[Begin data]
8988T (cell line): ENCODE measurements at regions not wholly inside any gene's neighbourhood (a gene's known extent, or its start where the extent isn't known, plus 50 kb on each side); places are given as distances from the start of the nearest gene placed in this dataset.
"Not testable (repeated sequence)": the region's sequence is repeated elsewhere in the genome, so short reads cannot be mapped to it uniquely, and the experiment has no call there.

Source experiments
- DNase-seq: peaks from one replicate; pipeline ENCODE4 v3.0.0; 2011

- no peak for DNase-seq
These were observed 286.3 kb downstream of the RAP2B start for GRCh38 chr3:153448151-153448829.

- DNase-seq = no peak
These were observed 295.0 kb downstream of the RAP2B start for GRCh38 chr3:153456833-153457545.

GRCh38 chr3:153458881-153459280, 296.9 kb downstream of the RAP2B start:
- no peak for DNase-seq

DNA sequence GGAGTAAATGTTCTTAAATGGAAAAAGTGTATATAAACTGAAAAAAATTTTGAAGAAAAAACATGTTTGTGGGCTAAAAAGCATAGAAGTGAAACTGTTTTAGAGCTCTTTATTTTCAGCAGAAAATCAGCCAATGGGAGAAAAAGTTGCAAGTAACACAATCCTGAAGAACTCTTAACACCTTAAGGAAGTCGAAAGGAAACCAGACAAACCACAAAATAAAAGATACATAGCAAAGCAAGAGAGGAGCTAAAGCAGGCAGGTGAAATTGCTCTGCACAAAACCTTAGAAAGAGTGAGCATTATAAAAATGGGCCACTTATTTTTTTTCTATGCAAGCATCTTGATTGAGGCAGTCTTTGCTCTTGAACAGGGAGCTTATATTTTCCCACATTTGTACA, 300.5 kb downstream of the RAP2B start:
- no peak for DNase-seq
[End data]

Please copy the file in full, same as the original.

8988T (cell line): ENCODE measurements at regions not wholly inside any gene's neighbourhood (a gene's known extent, or its start where the extent isn't known, plus 50 kb on each side); places are given as distances from the start of the nearest gene placed in this dataset.
"Not testable (repeated sequence)": the region's sequence is repeated elsewhere in the genome, so short reads cannot be mapped to it uniquely, and the experiment has no call there.

Source experiments
- DNase-seq: peaks from one replicate; pipeline ENCODE4 v3.0.0; 2011

- no peak for DNase-seq
These were observed 286.3 kb downstream of the RAP2B start for GRCh38 chr3:153448151-153448829.

- DNase-seq = no peak
These were observed 295.0 kb downstream of the RAP2B start for GRCh38 chr3:153456833-153457545.

GRCh38 chr3:153458881-153459280, 296.9 kb downstream of the RAP2B start:
- no peak for DNase-seq

DNA sequence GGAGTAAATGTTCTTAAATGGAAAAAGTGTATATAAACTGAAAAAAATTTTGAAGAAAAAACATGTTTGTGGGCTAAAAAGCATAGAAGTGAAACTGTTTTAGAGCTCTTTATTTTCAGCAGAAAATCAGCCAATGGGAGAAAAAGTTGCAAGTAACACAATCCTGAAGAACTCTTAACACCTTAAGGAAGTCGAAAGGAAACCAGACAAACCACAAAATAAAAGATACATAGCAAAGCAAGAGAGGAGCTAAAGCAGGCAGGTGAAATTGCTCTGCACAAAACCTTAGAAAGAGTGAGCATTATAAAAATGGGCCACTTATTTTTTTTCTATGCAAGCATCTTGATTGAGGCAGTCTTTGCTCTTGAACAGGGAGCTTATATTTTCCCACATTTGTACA, 300.5 kb downstream of the RAP2B start:
- no peak for DNase-seq